opens its doors in Bangalore after an eight-year wait
EGULARS to the Church Street area of the city might be in for a surprise this week. An imposing white building on one of the city’s hippest streets now stands distinctly from its neighbours with a sky blue coloured frog seemingly about to take a leap. Though the arrival of the prominent blue amphibian might be a surprise to some, for music lovers, the sign on the wall is all too clear. Mumbai’s famed music venue, blueFROG, has finally found its way
In the house
If blueFROG’s whitewashed
exterior projects itself as a dome for meditation and peace, its interiors do the opposite. It has re-visioned nirvana as a state of mind achieved through music and psychedelic lights. The music venue, spread on two levels is lit by beams of cobalt blue that dance off the walls, the projection screens and circular seating pods. Outside, the al fresco area is an ideal spot for a drink or a lunch on a breezy afternoon. And amidst all of this lies blueFROG’s ambition for its city franchise: to be the centre for local music, food, and general
The waiting game
According to Sumer Vaswani, vice chairman and managing director, blueFROG, this took a long time to materialise, since it opened its doors in Mumbai in 2008. “Identifying the right partners who understand the brand, who have the same mind set and love music is a challenge. Besides it’s important to find a partner who has the financial backing. Fortunately, we found lovely partners in Raksha Ram and Sunder Ram (of Byram Holdings, Bangalore) last year. So we’d rather do things slowly, but surely,” he says.
In the next few months, the stage at blueFROG will host a slew of artistes who play jazz, electronica, folk and rock music. Raksha says that the acoustics of blueFROG plays a big role by lending itself to varied performances. “In Bangalore, we had to deal with the acoustics differently because we have an open area and we had to make sure that the sound doesn’t travel. We had to acoustically treat our floors and ceilings. Everything was designed and mapped on 3D drawings to figure out which corner sounds good,” he adds. The 7,000 sq ft venue pays its respect to food and music in equal part. “blueFROG Bangalore is going to be an all-day concept, unlike Mumbai and Pune venues which open in the evening. We want to cater to the local culture,” says Vaswani. For their all day dining concept, the menu includes signature dishes from blueFROG Mumbai, Indian inspired European and Asian flavours.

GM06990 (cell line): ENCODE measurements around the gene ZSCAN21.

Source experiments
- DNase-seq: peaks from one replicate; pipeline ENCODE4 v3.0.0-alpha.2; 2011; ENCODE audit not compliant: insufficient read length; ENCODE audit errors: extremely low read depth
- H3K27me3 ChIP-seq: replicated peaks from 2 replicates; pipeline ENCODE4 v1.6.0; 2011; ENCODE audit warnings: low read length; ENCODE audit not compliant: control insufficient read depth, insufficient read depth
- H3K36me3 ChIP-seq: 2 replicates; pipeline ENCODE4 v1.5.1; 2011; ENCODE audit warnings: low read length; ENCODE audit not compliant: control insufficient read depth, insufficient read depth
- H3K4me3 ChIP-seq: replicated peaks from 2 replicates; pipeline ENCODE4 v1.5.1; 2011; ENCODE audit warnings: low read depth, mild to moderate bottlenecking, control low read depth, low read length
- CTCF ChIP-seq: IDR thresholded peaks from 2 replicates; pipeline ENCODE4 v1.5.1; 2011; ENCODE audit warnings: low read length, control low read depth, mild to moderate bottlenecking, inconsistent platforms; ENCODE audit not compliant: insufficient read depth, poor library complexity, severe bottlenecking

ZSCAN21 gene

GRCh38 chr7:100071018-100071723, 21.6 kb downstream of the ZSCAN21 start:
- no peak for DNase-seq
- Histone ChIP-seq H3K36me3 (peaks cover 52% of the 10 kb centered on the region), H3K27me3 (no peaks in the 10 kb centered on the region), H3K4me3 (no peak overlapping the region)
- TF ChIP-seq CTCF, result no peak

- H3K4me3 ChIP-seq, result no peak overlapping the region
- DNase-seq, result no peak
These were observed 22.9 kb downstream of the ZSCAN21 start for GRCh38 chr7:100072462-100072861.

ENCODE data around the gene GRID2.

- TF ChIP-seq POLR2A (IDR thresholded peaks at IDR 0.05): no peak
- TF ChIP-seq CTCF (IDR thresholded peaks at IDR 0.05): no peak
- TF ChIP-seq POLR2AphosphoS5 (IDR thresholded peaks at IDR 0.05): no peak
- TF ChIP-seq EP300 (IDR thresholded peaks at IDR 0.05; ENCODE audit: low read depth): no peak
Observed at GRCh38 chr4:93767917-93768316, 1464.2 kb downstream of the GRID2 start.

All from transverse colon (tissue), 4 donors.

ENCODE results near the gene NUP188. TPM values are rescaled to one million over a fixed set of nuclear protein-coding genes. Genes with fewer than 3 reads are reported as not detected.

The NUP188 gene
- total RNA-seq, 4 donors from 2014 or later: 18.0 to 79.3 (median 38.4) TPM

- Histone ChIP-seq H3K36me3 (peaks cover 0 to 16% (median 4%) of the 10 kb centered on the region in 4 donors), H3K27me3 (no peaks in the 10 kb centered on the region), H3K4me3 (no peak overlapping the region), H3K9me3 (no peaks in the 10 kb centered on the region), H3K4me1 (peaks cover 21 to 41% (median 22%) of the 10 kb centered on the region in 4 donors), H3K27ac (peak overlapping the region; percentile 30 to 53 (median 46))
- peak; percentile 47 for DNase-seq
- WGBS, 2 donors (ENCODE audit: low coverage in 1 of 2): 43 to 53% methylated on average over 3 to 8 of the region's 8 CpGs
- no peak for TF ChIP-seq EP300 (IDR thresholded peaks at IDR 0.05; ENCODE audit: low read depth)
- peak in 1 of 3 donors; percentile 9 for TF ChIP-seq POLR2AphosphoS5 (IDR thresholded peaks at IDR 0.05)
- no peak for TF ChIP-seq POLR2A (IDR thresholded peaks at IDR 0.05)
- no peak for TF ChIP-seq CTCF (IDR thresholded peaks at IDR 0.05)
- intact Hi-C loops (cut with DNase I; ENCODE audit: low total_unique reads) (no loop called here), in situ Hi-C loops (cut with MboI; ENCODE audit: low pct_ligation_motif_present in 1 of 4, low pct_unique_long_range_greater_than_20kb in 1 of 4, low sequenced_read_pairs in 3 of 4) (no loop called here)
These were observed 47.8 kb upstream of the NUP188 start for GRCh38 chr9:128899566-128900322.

The launch weekend line-up includes musicians from different genres:
? Tonight, UK-based electronica band Dub Pistols will headline blueFROG’s
opening night. The band’s musicality and dance rhythms are inspired by hip-hop, dub, techno, ska and punk
? Saturday, June 20, sees five local DJs: Shreyas, Shash and Chaz, Nik, Unaayanaa and AXO (the club’s in-house DJ) will play a mix of deep house, tech house, house, Afro beat/jungle and electronica
? On Sunday, June 21, the Kutle Khan Project, a contemporary folk collective from Rajasthan, will perform with musician Kutle Khan and troupe
Tickets available on bookmyshow.com
Although blueFROG seems to have embraced Bangalore, it is certainly not the first. The city’s burgeoning music venues have opened and shut in a few years. The most recent casualty, CounterCulture, closed its business a few weeks ago. Abhishek Michael, bassist for Inner Sanctum feels that the longevity of a music venue in Bangalore is not solely determined by the music performances they host. “Having a new venue is always a good thing. Since CounterCulture shut down, Humming Tree and Indigo Live are the other good venues. Musicians want more opportunities, and newer venues to play to different crowds. blueFROG comes in with great sound quality and the big incentive lies in artistes coming here to perform, but pricing also matters. It has to do a lot with F&B, and not just function as a venue,” he says. Similar thoughts are echoed by Rahul Ranganath, a city musician and audio engineer. “blueFROG worked well in Mumbai because it was the first of its kind. We have a lot of music venues in Bangalore already. Programming also matters. It would be a big plus if blueFROG brings in more artistes here,” he adds.
Acts to follow
To that end, the Bangalore franchise has programmed its line up to cater to the city’s varied music tastes. Avril Stormy Unger, head of programming, says that the venue will host performances almost every day of the week. “We have live performances in the afternoons for singer/songwriters. Our weekends will focus on big Bangalore bands. Also, we want local acts to open for those who’ve been in the scene for a long time,” she says. blueFROG, which will balance its line up with 40 per cent local acts, and 60 per cent outstation gigs, also hopes to start a three-city band tour. An idea, that musicians in India very much need.
blueFrog launches today. At Church Street.
— Rushali Pawar